An Evaluation of Physical Activity Levels amongst University Employees

Ayazullah Safi, Matthew Cole, Adam L. Kelly, Natalie C. Walker

    Research output: Contribution to journalArticlepeer-review


    Approximately 60% of the world?s population do not meet the physical activity (PA) guidelines. Physical inactivity is increasing in occupations, with work-related health issues becoming more prevalent. University employees? work in a range of job roles and PA levels in this population is unclear. Thus, this study aimed to evaluate PA levels amongst university employees in a UK Higher Education institution. Four hundred employees (male = 131, female = 269) partook in this quantitative study and completed an online International Physical Activity Questionnaire Long Form (IPAQ-LF) to assess total moderate to vigorous PA (MVPA) and work-related MVPA. A Mann-Whitney U test examined differences in total MVPA and work-related MVPA between genders and a Kruskal-Wallis H test examined differences in total MVPA and work related MVPA between job roles. The findings showed that university employees engaged in a median of 330 minutes and 1770 METs of MVPA across all domains of IPAQ-LF. Further, the median time spent in total work PA was 30 minutes and 123 METs. There was a significant difference between genders, as males engaged in 150 minutes more total MVPA compared to females (p < 0.05). No significant differences were found in total MVPA and work-related MVPA across job roles (p > 0.05). Findings suggest that job role does not affect PA levels within university workplace, although they do propose that males engage in more MVPA compared to females. As a result of the subjective nature of this research, objective research is required to confirm current findings.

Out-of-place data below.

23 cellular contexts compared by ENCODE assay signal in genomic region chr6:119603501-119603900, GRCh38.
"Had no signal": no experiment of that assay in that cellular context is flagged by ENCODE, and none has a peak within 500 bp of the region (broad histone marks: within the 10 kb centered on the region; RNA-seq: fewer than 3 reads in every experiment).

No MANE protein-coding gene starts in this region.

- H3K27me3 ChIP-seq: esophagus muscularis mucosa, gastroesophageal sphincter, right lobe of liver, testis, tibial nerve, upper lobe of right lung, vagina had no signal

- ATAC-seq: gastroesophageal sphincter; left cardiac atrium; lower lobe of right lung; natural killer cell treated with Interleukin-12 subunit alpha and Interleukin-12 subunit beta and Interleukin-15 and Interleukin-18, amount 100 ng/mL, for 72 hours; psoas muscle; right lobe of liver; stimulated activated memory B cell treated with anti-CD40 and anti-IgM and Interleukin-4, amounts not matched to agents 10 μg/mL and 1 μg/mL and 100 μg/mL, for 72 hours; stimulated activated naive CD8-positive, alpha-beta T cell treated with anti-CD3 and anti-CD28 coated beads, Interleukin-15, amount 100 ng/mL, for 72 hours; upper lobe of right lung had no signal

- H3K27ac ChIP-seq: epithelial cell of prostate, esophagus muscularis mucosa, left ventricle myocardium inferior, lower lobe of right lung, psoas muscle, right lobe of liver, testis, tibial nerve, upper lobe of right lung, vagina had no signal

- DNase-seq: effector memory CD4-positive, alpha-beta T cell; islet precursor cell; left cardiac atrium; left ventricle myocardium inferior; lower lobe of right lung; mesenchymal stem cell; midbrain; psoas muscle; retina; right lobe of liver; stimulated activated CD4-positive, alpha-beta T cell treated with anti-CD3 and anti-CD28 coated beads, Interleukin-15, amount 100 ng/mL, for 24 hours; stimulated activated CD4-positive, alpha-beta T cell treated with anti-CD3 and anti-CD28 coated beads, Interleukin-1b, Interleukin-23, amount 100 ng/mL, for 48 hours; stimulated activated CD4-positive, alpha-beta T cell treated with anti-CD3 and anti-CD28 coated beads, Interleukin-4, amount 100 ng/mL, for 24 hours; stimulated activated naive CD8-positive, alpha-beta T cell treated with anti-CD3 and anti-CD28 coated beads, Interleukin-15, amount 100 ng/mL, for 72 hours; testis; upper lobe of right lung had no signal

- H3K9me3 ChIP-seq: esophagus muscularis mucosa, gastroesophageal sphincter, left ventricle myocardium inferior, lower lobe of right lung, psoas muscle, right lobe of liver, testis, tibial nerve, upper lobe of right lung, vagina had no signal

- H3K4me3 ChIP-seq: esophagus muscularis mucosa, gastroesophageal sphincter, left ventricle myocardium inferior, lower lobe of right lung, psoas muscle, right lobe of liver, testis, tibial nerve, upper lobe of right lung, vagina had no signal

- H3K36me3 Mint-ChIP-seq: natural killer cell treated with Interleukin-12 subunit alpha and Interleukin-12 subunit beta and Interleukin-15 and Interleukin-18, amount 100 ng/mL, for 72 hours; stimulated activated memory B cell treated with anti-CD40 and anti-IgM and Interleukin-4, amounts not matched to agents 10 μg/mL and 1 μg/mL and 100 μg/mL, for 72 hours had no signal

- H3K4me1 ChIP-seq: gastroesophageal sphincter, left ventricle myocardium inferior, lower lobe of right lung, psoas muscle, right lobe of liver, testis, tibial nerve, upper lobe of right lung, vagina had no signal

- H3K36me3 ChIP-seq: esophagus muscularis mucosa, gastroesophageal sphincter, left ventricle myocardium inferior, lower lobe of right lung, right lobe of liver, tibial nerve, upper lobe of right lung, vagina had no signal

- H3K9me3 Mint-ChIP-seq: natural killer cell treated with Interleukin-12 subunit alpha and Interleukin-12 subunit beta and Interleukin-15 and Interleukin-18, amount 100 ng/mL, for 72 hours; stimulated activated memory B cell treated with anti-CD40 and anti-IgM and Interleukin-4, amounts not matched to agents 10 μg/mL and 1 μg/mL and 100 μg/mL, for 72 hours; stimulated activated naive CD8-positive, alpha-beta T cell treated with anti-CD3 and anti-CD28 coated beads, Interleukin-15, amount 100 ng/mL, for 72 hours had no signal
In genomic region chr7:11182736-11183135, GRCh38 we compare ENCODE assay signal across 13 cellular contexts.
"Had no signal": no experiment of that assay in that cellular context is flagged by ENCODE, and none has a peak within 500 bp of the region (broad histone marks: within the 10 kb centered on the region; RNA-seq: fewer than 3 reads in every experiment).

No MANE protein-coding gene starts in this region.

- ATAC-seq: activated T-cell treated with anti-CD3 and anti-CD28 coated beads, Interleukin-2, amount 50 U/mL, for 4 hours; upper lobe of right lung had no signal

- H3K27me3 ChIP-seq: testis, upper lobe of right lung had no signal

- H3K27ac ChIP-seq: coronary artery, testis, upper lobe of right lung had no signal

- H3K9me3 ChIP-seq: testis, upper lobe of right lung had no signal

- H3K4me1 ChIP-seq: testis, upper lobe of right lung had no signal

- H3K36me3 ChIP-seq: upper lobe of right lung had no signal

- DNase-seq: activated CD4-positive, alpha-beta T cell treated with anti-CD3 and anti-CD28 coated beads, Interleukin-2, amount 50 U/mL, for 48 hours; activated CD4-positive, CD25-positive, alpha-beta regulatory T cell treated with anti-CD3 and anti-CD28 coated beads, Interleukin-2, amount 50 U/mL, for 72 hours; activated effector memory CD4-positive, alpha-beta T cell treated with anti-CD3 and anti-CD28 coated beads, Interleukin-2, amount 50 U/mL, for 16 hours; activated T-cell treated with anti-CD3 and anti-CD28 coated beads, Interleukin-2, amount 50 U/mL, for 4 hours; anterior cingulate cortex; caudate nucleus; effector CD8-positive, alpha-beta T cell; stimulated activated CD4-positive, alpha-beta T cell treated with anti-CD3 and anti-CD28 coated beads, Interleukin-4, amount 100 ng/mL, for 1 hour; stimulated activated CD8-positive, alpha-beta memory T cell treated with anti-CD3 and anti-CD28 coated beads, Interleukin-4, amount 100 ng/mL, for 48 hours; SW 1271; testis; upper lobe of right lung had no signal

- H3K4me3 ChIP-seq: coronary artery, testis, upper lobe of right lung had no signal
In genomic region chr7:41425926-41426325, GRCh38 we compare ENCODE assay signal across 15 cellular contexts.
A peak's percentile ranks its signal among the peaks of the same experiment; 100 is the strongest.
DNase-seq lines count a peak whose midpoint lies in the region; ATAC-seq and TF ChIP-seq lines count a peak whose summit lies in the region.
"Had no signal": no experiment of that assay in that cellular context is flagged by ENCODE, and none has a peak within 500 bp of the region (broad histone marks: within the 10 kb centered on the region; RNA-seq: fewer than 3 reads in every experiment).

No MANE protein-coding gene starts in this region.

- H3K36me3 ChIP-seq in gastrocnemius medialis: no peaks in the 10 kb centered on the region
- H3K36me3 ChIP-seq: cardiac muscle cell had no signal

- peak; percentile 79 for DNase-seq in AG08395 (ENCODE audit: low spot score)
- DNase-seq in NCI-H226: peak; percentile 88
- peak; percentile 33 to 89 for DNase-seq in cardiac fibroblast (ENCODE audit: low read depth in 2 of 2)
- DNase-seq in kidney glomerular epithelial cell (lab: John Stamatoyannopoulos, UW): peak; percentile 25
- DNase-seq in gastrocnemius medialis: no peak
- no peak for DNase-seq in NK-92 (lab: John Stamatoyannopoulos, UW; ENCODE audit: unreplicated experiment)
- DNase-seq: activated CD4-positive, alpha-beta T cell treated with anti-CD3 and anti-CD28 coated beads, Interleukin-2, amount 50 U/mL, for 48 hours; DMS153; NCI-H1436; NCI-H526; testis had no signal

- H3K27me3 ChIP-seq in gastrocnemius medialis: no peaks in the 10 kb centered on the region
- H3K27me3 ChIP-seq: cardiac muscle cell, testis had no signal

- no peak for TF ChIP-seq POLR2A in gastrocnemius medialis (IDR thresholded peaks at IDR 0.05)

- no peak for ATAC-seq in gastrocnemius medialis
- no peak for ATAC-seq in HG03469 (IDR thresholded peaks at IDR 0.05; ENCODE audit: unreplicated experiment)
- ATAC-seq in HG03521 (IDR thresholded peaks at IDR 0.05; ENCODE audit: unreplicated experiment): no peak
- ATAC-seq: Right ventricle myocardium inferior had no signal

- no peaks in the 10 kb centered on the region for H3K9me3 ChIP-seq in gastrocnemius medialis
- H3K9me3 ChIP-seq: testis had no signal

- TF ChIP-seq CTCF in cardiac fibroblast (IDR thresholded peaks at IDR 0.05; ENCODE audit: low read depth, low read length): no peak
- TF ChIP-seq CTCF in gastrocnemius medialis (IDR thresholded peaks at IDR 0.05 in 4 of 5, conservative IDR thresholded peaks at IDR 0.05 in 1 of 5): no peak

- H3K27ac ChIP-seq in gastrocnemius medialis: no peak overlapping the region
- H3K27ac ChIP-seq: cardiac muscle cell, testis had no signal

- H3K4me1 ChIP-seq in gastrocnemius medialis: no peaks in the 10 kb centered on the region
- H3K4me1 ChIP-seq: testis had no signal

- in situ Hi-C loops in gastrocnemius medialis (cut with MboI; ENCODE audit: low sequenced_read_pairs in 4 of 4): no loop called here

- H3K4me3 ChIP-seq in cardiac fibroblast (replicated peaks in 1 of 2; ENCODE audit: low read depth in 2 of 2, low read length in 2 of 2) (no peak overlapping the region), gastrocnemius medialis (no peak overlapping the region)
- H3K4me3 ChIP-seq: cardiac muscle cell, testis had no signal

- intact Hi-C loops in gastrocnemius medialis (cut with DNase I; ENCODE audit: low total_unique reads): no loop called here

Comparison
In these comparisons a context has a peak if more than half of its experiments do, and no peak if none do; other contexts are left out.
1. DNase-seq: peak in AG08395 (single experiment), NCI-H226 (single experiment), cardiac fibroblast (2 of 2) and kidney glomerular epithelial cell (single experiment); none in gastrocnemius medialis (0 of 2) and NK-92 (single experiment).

Original languageEnglish
    Pages (from-to)158-171
    Number of pages14
    JournalAdvances in Physical Education
    Issue number02
    Publication statusPublished (VoR) - 1 May 2021


    • Employees Physical Activity Levels
    • Workplace Health and Well-Being
    • Sedentary Behaviour


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